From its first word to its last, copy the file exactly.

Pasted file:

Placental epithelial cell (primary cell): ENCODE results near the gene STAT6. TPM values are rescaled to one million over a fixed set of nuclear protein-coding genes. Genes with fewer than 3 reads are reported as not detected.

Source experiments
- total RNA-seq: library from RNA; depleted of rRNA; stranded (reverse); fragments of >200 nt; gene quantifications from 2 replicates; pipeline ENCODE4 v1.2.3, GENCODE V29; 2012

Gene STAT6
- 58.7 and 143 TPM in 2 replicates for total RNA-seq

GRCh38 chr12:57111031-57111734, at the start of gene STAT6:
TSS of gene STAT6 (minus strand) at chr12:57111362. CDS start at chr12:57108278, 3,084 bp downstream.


Placental epithelial cell (primary cell): ENCODE results near the gene STAT6. TPM values are rescaled to one million over a fixed set of nuclear protein-coding genes. Genes with fewer than 3 reads are reported as not detected.

Source experiments
- total RNA-seq: library from RNA; depleted of rRNA; stranded (reverse); fragments of >200 nt; gene quantifications from 2 replicates; pipeline ENCODE4 v1.2.3, GENCODE V29; 2012

Gene STAT6
- 58.7 and 143 TPM in 2 replicates for total RNA-seq

GRCh38 chr12:57111031-57111734, at the start of gene STAT6:
TSS of gene STAT6 (minus strand) at chr12:57111362. CDS start at chr12:57108278, 3,084 bp downstream.